Training

4 poles: 7 exercises

Brilliant exercises for those with little equipment and particularly for those who are on their own. You just need to set the four poles out before you get on, then all the exercises can be ridden without changing anything. You can get a good couple of 40min schooling sessions out of these and there is something here suitable for every horse, from wobbly baby to 4* hopeful. I generally set them out so that the centre of each pole lies on a 20m circle with a pole at each of the four compass points (or 3, 6, 9 and 12 o’clock if you prefer!), but you can adjust the diameter according to your arena size and the level of schooling of your horse.

Exercise 1:

Exercise 1

Exercise 1

Ride a circle round the outside of the poles. This can be done in walk, trot and canter and on both reins. As with all these exercises try to ensure a consistent curve through the horse’s body and don’t be tempted to use too much inside rein. More advanced horses can also ride a circle round the inside of the poles.

 

 

 

Exercise 2:

Exercise 2

Exercise 2

Ride the circle round the outside of the poles, but every time you pass a pole make a small circle round it. These can start off quite large and get smaller as your horse warms up. Again try to ensure a consistent bend through the body, prevent the shoulders falling out on the smaller circles and avoid overuse of the inside rein. Try opening the inside hand a little if necessary. This can be ridden in walk and trot on both reins, and also in canter on a more advanced horse.

 

 

Exercise 3:

Exercise 3

Exercise 3

Ride a ‘clover-leaf’ pattern concentrating on keeping the horse absolutely straight on the straight sections then allowing correct bend round the turns. Try to make sure the three-quarter circles in each corner are the same size and that you have control of the horse’s quarters when returning onto the straight line. This one is quite difficult to ride correctly and isn’t suitable for cantering! Again, ride in both directions.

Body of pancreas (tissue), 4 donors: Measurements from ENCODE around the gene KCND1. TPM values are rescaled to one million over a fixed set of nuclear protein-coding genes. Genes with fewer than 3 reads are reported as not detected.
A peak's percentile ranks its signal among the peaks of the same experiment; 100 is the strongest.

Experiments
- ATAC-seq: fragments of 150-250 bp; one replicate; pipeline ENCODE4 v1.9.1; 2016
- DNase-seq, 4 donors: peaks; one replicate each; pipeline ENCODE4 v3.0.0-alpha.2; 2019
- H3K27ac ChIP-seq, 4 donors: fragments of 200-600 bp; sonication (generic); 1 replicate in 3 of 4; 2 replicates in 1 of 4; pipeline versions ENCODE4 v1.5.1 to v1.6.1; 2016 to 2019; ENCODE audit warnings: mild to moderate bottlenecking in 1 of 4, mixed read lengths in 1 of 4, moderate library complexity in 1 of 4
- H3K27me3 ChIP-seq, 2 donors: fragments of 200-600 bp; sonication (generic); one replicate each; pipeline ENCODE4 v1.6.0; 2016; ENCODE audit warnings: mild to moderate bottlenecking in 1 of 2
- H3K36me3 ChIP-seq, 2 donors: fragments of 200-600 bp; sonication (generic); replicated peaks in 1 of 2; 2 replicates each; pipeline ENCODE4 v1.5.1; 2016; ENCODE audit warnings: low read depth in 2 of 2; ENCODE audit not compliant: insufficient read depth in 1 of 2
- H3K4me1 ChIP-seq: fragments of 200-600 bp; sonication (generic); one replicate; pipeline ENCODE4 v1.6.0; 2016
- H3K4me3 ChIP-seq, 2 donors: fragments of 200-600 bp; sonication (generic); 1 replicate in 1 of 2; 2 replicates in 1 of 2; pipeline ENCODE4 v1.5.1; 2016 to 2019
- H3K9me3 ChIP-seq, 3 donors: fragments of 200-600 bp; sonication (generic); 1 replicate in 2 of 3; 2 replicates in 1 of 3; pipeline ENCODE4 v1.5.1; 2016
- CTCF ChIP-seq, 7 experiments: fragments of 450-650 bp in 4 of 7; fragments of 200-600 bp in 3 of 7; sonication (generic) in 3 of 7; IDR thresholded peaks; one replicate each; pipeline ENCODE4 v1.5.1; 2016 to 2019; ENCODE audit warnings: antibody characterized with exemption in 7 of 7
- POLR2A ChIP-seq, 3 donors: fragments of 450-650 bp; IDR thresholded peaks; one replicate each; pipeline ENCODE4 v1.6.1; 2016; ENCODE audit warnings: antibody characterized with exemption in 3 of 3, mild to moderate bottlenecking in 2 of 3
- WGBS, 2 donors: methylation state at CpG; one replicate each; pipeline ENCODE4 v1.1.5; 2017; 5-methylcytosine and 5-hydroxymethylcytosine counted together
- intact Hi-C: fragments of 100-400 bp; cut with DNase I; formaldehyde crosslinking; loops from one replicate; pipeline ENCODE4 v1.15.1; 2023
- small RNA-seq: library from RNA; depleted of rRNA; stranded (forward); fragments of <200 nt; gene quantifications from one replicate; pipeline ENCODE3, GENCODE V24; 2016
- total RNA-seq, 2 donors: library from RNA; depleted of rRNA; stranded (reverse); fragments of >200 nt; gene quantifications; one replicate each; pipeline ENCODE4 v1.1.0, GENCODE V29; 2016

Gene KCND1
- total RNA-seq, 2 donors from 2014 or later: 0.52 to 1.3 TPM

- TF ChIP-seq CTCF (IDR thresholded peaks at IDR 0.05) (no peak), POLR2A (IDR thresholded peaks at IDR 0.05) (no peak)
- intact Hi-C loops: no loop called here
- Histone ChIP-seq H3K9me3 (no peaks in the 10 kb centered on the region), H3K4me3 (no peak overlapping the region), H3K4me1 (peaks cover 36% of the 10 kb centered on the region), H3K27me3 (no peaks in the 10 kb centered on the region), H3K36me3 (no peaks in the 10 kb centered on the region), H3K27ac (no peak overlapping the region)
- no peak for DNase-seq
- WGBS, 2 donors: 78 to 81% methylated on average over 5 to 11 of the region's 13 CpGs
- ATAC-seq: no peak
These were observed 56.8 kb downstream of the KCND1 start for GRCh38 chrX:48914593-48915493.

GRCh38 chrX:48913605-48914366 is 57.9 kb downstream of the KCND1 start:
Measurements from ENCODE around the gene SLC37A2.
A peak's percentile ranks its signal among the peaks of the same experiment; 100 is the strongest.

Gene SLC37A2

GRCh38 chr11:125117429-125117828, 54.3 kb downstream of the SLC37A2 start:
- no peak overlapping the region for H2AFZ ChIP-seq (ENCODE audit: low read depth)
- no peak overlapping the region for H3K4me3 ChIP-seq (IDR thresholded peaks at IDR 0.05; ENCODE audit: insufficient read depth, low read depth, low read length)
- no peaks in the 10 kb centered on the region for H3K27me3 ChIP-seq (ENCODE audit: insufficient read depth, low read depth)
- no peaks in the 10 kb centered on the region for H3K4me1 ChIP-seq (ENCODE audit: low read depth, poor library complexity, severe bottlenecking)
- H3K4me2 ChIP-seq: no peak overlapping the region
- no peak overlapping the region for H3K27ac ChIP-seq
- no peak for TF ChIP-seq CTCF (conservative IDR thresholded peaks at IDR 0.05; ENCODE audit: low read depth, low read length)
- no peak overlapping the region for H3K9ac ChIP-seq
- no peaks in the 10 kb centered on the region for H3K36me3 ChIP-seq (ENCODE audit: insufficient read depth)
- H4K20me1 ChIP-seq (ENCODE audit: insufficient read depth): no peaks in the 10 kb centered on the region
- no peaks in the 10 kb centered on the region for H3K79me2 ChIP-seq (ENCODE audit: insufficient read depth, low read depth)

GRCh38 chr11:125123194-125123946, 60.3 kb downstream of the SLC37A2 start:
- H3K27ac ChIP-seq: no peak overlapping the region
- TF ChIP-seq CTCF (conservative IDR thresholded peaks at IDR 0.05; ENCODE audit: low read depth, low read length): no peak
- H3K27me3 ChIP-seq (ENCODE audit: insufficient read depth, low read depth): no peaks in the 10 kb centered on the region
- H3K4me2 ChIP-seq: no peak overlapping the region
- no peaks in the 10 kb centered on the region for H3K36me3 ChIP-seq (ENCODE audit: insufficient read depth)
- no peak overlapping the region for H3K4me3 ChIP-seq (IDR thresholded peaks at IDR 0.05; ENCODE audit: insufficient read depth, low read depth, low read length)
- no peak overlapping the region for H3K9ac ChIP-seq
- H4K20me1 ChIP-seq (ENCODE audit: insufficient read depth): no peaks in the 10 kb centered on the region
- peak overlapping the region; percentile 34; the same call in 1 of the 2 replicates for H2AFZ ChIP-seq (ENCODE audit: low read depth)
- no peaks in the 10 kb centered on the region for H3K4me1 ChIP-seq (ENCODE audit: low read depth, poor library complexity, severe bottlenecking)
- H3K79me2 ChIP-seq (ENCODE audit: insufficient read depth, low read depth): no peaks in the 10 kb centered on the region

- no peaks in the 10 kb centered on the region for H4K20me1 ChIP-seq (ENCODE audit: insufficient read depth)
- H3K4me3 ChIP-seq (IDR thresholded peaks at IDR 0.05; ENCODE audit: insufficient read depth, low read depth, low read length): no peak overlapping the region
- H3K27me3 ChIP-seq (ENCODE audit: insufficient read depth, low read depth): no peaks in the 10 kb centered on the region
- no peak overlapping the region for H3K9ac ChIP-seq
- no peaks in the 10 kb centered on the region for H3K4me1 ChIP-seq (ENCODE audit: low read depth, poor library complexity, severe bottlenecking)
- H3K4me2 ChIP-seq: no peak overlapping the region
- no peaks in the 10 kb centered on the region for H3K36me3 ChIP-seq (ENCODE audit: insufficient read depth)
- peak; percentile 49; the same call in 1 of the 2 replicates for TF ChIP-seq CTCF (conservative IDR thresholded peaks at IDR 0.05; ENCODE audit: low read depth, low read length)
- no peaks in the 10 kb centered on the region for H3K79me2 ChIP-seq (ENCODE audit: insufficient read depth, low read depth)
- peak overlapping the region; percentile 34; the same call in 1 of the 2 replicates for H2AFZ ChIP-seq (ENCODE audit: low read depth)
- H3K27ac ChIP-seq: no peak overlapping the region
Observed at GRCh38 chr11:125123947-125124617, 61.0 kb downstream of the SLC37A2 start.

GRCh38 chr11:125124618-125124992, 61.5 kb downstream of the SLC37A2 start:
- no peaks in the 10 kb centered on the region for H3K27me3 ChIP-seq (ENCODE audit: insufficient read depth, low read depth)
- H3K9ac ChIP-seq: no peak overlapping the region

Exercise 4:

Exercise 4

Exercise 4

Figure of 8 with a change of leg – ride this in canter, making the loops at either end equally sized. Depending on the stage of schooling of your horse change legs in the centre either through trot, walk (simple change) or make a flying change. Try to make your change (whichever sort you choose to do) exactly over the centre and keep the horse straight in its body through the change – no swinging its head and neck to the opposite side to make sure it strikes off correctly! Again, repeat on both reins.

 

 

Exercise 5:

Exercise 5

Exercise 5

Starting flying changes: This can be used to teach horses to change legs across the centre of the school. As the horse takes off over the pole push your new inside leg forward, new outside leg back, flex its head and neck slightly to the new direction and look in the direction you wish to go. Hopefully the horse will use the pole to make a nice neat change and land on the new leading leg. This is only suitable for more advanced horses who are adjustable in the canter.

 

Exercise 6:

Exercise 6

Exercise 6

Ride a large oval (with nice rounded half-circle ends, not pointy ones like in the diagram!) incorporating two of the poles. You can ride this in walk, trot or canter and on both reins. You can also change and ride over the other two poles instead which will give a slightly different exercise, as unless you have an enormous arena you will be restricted by the fence and have to ride more accurate half-circles without drifting. Make sure you stay straight before and after the poles and ride smoothly round the corners without letting the shoulders fall out.

 

Exercise 7: